“Pass the stuffing, hold the -isms please”: Engaging Mixed Philosophies and Difficult Conversations at the Dinner Table

By: Caitlyn Brandt, Allison Dudley, Will Lammons, and Aaron Trumbo

The holidays are upon us once again, and soon many of us will engage in those family dynamics that reunite extended family and old acquaintances. This is a time to be thankful for loved ones, but it can also be a reminder that “you choose your friends, but you don’t choose your family.” In many households, clashes over differing politics and ideologies are a holiday tradition. This season, however, passions are running especially high fresh out of a divisive U.S. election cycle. For many of us, the events of recent days have been a disheartening reminder of deep political division within the U.S., and the serious social and environmental injustices that persist. Yet for some, perhaps even members of our own families, the recent election has bolstered views of bigotry and prejudice along with the actionable expression of those beliefs. These deep divisions will be represented at dinner tables across the nation this holiday season. Thus, the question is how, as students and practitioners of anthropology, can we facilitate open discussions that acknowledge opposing views, while refuting bigotry and statements (or denials) that are potentially dangerous and hurtful? How can we turn these conversations into productive moments of solidarity during these celebrations of gratitude and family?

This essay is the result of a discussion on public anthropology in an empire seminar, where a ‘politics of scholarship’ discourse morphed into the ‘politics of Thanksgiving dinner’ discussion.  Anxieties over inevitable confrontations about refugees, sexism, border walls, race, climate change, and other divisive issues prompted us to consider our role as public spokespersons of the discipline. The holidays may test our patience and resilience in the face of tough conversations, but they can also be ground for public anthropology. In what follows, we enlist a set of best practices for confronting bigotry and insensitivities among family and friends in a direct, yet compassionate manner.

Pass the stuffing. (c) Thug Kitchen
Pass the stuffing. (c) Thug Kitchen

In addition to our tips, we have included vignettes throughout this blog that describe our own personal experiences on the positives and negatives of discussing opposing views with friends, family, and others. Each of us has addressed issues of bigotry and insensitivity in many different ways throughout our lives. However, these conversations are always situational and never predictable.

A fitting example of familial relationships and differential views at the dinner table, this vignette serves as an example of comments and views that are hurtful or offensive. Sometimes situations like this catch us off guard, and our anthropological instincts can go out the window.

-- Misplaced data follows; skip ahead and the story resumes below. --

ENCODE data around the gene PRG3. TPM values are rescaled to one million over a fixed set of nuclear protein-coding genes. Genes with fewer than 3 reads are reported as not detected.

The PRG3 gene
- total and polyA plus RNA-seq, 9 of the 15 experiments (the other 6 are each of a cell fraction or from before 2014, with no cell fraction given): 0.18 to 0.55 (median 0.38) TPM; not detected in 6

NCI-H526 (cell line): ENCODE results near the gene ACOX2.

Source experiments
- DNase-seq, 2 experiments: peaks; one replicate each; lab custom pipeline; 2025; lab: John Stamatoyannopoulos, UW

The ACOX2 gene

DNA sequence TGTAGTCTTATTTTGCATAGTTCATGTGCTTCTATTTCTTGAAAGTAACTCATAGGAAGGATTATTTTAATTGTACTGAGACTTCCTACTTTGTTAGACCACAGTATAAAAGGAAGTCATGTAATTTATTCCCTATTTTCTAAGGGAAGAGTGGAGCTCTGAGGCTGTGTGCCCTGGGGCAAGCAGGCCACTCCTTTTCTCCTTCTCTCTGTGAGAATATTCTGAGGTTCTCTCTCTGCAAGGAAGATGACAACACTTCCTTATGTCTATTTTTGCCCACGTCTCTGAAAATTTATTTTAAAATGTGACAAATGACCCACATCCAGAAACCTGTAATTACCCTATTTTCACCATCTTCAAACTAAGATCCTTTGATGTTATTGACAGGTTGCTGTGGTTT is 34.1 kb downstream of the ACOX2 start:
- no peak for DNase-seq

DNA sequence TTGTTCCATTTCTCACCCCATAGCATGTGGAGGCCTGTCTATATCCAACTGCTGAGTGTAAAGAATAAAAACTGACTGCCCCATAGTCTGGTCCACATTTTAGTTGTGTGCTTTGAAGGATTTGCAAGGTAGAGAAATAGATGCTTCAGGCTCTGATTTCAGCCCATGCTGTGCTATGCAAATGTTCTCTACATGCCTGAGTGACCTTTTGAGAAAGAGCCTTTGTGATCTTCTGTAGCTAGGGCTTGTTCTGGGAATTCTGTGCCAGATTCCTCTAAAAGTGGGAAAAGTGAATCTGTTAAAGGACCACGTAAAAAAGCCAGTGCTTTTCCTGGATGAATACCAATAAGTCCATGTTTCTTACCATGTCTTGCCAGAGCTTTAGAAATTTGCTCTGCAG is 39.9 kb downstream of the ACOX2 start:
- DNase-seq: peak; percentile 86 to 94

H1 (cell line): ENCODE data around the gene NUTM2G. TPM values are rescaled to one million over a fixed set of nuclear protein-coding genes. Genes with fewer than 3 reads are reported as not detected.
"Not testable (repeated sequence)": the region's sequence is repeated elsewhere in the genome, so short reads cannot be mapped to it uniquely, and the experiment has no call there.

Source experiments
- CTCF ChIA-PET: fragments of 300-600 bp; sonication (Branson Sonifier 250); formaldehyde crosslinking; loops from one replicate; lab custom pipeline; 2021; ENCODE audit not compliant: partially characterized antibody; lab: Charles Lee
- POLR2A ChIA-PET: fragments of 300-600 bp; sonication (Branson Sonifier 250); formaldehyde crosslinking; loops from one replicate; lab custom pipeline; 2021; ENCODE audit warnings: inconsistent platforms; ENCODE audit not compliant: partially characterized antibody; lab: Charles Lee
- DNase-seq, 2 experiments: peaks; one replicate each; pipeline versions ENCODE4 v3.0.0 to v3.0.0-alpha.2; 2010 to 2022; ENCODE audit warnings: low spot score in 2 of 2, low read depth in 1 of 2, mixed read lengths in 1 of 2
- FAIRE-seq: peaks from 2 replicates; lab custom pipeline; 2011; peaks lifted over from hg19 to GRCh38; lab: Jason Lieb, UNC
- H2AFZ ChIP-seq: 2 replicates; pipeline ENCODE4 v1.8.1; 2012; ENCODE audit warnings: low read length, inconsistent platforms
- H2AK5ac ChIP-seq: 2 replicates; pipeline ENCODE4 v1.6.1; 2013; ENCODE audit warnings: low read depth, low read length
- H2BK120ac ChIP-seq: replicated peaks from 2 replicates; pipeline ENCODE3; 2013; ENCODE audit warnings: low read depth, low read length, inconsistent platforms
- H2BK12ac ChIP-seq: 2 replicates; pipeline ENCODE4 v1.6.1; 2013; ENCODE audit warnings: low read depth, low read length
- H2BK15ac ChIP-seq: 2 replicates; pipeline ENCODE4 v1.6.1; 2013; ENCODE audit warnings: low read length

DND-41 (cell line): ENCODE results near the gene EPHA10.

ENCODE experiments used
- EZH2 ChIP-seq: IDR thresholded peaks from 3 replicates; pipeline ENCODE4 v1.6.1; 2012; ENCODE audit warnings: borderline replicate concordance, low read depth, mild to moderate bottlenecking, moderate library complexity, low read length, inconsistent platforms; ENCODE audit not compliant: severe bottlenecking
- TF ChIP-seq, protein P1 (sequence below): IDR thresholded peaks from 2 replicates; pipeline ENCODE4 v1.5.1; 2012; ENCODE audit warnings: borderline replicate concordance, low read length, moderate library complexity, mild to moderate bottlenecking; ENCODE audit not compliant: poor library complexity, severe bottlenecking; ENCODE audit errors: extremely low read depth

At a recent family gathering my cousin, Rachael, introduced her life partner to the extended family. In many ways, our extended family group is not very homogenous; we tend to be politically and ideologically divided, usually along  generational seams. Yet, in one way we are very homogenous; we are very white Euro-American in both complexion and culture. So, it did not go unnoticed when Rachael arrived with Anthony, her life partner and now, the only African-American member of the family. I was well aware that some of my in-laws are overt racists, but I also knew that nobody was going to act up and create an offensive confrontation. The frustration they often caused me through their prejudices made it difficult to make use of cultural theory to understand them. I didn’t expect them to say anything aloud or do anything particularly flagrant.  However, I had not considered my own responsibility when confronted by hushed comments and whispers. Someone pulled Rachael aside and I overheard “you’re not going to date a black guy, are you.” I cringed and stood there silently. Rachael blew it off, and Anthony didn’t hear it. They had a bigger surprise for the family. A few minutes later, all eyes were on Anthony and Rachael when they announced her pregnancy. Her uncle coughed choking on his own breath, stood up, turned toward me and in a low voice said, “I think I just shit my pants,” and walked away in shock. Again, I stood there like a signpost with no sign.  Looking back, I still don’t think Anthony or Rachael would have appreciated any attempt to turn their announcement into a teachable moment. But even since then, I haven’t had the confidence and conviction to privately confront these family members about their racial prejudice. For some reason I find it easier to confront a complete stranger over a racist remark than my own family.

So, how can we equitably engage with people and tell them that their comments are hurtful to others?

Recommended Practices

We are calling on anthropologists, students, and others to have conversations, which may be disheartening, stressful, or difficult at times, about opposing views. However, these can also be rewarding, build relationships, and can show us that we are all human. Below are our recommendations for how to get the most out of these difficult conversations.